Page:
And the Americans, where were they in all this mess? They were well behind the bell-curve. While Paris was making history, the Yanks were having a bit of trouble back home. At the most, they had a diet based on potatoes and meats. Dairy products were also a huge hit. Put them all together, and BOOM, the loaded potato.

Image courtesy of Reddit user rch09c

But back then the culinary fare that would ultimately define the Yanks was along way from being produced. Loaded potato jackets with bacon and cheese were a distant pipe-dream. And, as that image above tells us, in certain chain restaurants, they currently still are.


The USA had debts no other man could pay and was constantly at war with the Spanish, and The French, And the Brits, and, well, just about anyone that could hold a big stick against the fledgling nation. They really had no infrastructure. They didn’t even have sanitation workers. Sanitation, something expected in other places of the globe, wasn’t even on their radar… Not like it is now.

Image courtesy of Reddit user Red69black22

Can you imagine coming into a restaurant and discovering that their dumpster is next to their barbecue? The fire pit less than a meter from where the restaurant chucks all its trash? Sure, it must be handy for the cook, but it leaves a lot to be desired as far as hygiene standards are concerned.


The first real restaurant in the US originated in 1849, during the Gold Rush in San Francisco. It was a self-service joint near a frontier town. The place was full of scoundrels and rats. The bistro had a huge vermin infestation—one of the worst.

Image courtesy of

Yes, that a mouse. Or a small rat. We’re not entirely certain of its rodent heritage. Ghastly. This is the sort of picture that could and should shut a place down for good. Right next to the pizzas and enjoying a mid-day snack of quiche Loraine.


The idea of a classy restaurant wasn’t really at the forefront of much of the USA’s interest back then. And it wouldn’t become an attractive option until the late 1950s. Yanks just wanted a place to eat fast and take a toilet break. Most bistros were just that, a stand next to an outhouse.

Image courtesy of

And sometimes it’s not the managers’ or the owner’s fault. Sometimes the patrons are just disgusting animals. Is it really necessary to have to write a note like that? How hard is it to use a toilet? It’s one of the first things we are taught.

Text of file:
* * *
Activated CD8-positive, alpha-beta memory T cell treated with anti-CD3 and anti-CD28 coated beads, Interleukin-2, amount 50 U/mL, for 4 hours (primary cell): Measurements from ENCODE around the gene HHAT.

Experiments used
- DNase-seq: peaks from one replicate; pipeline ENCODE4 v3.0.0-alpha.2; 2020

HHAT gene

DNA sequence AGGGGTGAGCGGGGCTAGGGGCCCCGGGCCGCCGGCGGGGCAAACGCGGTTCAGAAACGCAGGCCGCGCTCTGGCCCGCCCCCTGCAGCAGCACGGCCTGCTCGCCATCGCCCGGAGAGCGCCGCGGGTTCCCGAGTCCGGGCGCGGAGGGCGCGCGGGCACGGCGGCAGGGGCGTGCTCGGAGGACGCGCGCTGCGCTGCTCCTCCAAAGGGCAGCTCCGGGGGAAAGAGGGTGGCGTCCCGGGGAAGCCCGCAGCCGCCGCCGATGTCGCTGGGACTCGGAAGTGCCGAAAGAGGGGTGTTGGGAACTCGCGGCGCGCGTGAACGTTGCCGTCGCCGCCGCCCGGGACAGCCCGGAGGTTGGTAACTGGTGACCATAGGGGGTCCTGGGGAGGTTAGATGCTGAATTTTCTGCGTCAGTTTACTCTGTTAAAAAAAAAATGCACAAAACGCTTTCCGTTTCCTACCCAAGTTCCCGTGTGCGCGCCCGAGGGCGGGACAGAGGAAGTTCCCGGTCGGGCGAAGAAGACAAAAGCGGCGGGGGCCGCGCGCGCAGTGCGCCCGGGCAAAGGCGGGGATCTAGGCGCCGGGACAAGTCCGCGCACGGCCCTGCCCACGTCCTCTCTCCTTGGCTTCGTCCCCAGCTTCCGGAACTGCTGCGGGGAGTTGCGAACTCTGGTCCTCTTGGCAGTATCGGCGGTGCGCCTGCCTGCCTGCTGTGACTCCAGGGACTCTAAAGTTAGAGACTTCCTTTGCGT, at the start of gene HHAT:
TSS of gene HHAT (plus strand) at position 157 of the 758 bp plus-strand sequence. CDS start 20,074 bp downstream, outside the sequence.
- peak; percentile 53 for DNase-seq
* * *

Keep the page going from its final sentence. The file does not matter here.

What the Yanks did do, was spearhead and make widespread the idea of environmental health officers, or how we normally call them “Health Inspectors.” Up until the late 19th century only the UK had a division of labor whose goal was keeping taps on health issues in the workplace. They used guidelines, in the beginning, like the one below, to teach the public.

Image courtesy of

And, it was imperative when managers and restaurant owners had to deal with a public that needed cue cards like the one above on how to act civil. Poor cleaning staff that had to deal with such disgraceful behavior. We honestly have a hard time believing that any eatery would need to take such drastic measures to keep the place clean.


Regulations about health issues can be traced all the way back to 1840 to a man called Edwin Chadwick. Edwin was a Poor Law Commissioner that worked for the state and was tasked with a research grant. He wanted all places to be sincere concerning their status of work and sanitation practices.

Image courtesy of

Whatever you might think about that establishment up above, you really have to give the owners props for being absolutely sincere about their woes. They are not shying away from the whole ordeal and are owning up to the scandal in their kitchen.


Edwin had to uncover why people were poor. Easy, right? Well, Edwin faced the task with a county vigor. He went out of his way to really unearth what the problem was. And the first place he visited was restaurants like the one below… And he was shocked.

Image courtesy of

Restaurants nowadays have strict bylines that most employees should follow—nonetheless, some of them sort of turning a blind-eye to such rules. Chain restaurants and fast-food joints are the ones that have the most significant amounts of health code violations.

Taking a rest